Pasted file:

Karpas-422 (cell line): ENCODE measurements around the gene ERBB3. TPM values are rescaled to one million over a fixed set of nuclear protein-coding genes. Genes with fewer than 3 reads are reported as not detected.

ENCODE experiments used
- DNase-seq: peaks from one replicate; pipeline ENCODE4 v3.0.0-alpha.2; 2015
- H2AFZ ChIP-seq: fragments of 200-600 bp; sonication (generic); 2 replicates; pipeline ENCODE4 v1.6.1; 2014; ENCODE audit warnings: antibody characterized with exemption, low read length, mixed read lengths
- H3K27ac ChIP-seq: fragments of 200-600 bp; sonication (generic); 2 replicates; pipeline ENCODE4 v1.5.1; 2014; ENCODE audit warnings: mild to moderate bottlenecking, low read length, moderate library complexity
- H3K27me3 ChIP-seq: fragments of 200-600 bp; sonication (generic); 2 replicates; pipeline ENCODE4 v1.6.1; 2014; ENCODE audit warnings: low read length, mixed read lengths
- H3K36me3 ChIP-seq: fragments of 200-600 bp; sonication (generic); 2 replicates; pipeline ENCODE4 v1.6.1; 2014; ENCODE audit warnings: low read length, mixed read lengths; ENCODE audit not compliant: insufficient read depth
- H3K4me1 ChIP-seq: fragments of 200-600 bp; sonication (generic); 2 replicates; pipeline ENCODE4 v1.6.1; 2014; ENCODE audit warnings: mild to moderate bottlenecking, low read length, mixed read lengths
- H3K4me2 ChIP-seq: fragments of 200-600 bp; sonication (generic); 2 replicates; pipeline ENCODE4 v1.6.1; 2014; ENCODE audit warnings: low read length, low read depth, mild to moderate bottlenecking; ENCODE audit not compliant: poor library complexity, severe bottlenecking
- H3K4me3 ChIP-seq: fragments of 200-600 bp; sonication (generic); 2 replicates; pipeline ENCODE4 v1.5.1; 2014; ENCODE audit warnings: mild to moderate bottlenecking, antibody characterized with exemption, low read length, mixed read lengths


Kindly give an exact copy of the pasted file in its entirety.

Karpas-422 (cell line): ENCODE measurements around the gene ERBB3. TPM values are rescaled to one million over a fixed set of nuclear protein-coding genes. Genes with fewer than 3 reads are reported as not detected.

ENCODE experiments used
- DNase-seq: peaks from one replicate; pipeline ENCODE4 v3.0.0-alpha.2; 2015
- H2AFZ ChIP-seq: fragments of 200-600 bp; sonication (generic); 2 replicates; pipeline ENCODE4 v1.6.1; 2014; ENCODE audit warnings: antibody characterized with exemption, low read length, mixed read lengths
- H3K27ac ChIP-seq: fragments of 200-600 bp; sonication (generic); 2 replicates; pipeline ENCODE4 v1.5.1; 2014; ENCODE audit warnings: mild to moderate bottlenecking, low read length, moderate library complexity
- H3K27me3 ChIP-seq: fragments of 200-600 bp; sonication (generic); 2 replicates; pipeline ENCODE4 v1.6.1; 2014; ENCODE audit warnings: low read length, mixed read lengths
- H3K36me3 ChIP-seq: fragments of 200-600 bp; sonication (generic); 2 replicates; pipeline ENCODE4 v1.6.1; 2014; ENCODE audit warnings: low read length, mixed read lengths; ENCODE audit not compliant: insufficient read depth
- H3K4me1 ChIP-seq: fragments of 200-600 bp; sonication (generic); 2 replicates; pipeline ENCODE4 v1.6.1; 2014; ENCODE audit warnings: mild to moderate bottlenecking, low read length, mixed read lengths
- H3K4me2 ChIP-seq: fragments of 200-600 bp; sonication (generic); 2 replicates; pipeline ENCODE4 v1.6.1; 2014; ENCODE audit warnings: low read length, low read depth, mild to moderate bottlenecking; ENCODE audit not compliant: poor library complexity, severe bottlenecking
- H3K4me3 ChIP-seq: fragments of 200-600 bp; sonication (generic); 2 replicates; pipeline ENCODE4 v1.5.1; 2014; ENCODE audit warnings: mild to moderate bottlenecking, antibody characterized with exemption, low read length, mixed read lengths